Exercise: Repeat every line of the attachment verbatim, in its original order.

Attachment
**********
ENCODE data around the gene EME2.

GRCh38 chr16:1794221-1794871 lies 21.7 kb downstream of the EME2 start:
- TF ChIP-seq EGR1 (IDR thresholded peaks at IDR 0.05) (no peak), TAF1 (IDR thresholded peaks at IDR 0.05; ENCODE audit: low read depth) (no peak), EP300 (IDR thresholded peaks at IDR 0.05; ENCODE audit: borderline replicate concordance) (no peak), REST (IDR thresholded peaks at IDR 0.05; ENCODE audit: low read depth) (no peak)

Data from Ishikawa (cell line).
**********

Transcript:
ENCODE data around the gene EME2.

GRCh38 chr16:1794221-1794871 lies 21.7 kb downstream of the EME2 start:
- TF ChIP-seq EGR1 (IDR thresholded peaks at IDR 0.05) (no peak), TAF1 (IDR thresholded peaks at IDR 0.05; ENCODE audit: low read depth) (no peak), EP300 (IDR thresholded peaks at IDR 0.05; ENCODE audit: borderline replicate concordance) (no peak), REST (IDR thresholded peaks at IDR 0.05; ENCODE audit: low read depth) (no peak)

Data from Ishikawa (cell line).